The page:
|What are the treatments?
Treatment of pelvic support problems may involve special
exercises or insertion of a special device called a pessary to
improve support. When a pessary is used, it must be removed,
cleaned, and reinserted on a regular basis to avoid infection. Or,
it may involve a high-fiber diet or drugs to soften the stool and
make bowel movements easier. Keeping your weight under control,
eating right, not smoking, and avoiding activities that stress
pelvic support muscles can also help. Hormones may be given to
improve the quality of the tissues. It can be taken by mouth in a
pill, by a skin patch, or by a vaginal cream. Sometimes a
combination of these methods is used.
Many women with pelvic support problems do not need further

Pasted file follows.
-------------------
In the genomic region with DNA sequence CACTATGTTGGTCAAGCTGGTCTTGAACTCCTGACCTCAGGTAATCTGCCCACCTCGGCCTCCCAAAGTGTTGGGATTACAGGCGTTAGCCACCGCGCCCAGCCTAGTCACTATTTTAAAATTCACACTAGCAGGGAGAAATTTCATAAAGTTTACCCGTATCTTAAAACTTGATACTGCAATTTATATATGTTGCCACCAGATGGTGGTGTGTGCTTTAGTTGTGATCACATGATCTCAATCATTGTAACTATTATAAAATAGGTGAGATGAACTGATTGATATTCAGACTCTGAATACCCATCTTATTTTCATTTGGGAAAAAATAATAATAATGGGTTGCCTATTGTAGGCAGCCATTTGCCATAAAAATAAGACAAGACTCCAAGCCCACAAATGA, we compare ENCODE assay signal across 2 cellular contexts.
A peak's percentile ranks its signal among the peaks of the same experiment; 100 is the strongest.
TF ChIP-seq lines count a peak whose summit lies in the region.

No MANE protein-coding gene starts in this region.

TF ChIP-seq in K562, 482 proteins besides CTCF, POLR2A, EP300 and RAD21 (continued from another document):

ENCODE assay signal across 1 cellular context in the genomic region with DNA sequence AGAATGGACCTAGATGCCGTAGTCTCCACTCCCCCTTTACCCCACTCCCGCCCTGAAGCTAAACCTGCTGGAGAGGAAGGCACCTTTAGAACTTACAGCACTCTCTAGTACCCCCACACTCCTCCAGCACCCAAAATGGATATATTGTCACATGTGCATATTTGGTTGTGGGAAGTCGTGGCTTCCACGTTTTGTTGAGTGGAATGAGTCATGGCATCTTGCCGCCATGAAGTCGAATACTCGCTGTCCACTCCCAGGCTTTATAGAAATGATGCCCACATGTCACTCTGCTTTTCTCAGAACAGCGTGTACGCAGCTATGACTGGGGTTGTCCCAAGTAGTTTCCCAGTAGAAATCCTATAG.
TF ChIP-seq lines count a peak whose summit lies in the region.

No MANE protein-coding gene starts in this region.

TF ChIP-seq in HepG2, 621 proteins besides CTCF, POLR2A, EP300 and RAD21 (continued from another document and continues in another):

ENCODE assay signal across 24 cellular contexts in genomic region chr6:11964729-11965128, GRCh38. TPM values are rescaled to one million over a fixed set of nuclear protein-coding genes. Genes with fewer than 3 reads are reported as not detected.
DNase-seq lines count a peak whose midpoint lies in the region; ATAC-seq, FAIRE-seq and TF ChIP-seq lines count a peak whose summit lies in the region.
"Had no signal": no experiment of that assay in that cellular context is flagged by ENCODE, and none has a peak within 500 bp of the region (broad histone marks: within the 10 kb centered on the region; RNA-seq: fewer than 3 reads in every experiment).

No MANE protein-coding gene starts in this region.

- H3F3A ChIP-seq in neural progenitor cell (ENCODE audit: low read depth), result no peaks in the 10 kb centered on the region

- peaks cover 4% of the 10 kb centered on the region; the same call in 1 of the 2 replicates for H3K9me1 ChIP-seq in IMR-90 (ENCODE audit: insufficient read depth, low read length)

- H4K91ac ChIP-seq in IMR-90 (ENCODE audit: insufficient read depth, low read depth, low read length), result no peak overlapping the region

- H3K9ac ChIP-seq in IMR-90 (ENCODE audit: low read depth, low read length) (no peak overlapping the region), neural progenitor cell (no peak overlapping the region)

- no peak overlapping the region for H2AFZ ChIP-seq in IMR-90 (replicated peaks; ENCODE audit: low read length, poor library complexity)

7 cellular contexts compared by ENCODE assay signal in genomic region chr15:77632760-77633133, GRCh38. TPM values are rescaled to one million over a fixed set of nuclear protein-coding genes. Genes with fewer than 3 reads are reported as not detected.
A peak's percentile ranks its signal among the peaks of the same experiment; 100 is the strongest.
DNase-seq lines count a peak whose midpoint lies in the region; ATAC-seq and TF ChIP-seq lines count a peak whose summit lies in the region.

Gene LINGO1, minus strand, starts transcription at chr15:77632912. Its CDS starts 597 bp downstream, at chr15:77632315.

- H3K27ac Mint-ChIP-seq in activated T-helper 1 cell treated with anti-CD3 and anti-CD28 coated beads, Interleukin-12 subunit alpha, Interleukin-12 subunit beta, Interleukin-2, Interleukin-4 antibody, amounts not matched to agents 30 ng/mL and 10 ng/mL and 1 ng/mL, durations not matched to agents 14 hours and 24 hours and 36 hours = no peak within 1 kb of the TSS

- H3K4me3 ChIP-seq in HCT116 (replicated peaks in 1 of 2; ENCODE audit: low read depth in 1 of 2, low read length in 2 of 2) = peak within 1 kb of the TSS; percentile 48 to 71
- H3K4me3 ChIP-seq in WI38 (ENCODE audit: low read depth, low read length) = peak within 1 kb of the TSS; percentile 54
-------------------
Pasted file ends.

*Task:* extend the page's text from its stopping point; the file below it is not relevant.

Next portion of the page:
treatment. Some bladder control problems respond best to changes in
voiding habits, diet, and drugs, while others may be treated by
surgery. Surgery is an elective procedure for which you give your
informed consent. You are the best judge of whether symptoms are
severe enough to warrant surgery.
No form of treatment, even surgery can be guaranteed to solve the
problem. The chances for getting some degree of relief, however, are
- Special exercises: exercises called Kegel exercises, or pelvic
muscle exercises, are used to strengthen the muscles that
surround the openings of the urethra, vagina, and rectum. You
may be told to contract these muscles for about 10 seconds,
10-20 times in a row, three or more time a day. In time, your
ability to hold urine may improve.
- Diet: you may need to cut down on caffeine, which acts as a
diuretic. It is found in coffee, tea, and soft drinks. A
high-fiber diet may help with bowel control and to avoid
- Medicines: sometimes a stool softener or bulk laxative may be
given along with a high-fiber diet. There are special medicines
that help to control urination. These drugs suppress bladder
contractions. Other drugs will help prevent leakage by
increasing the pressure in the urethra.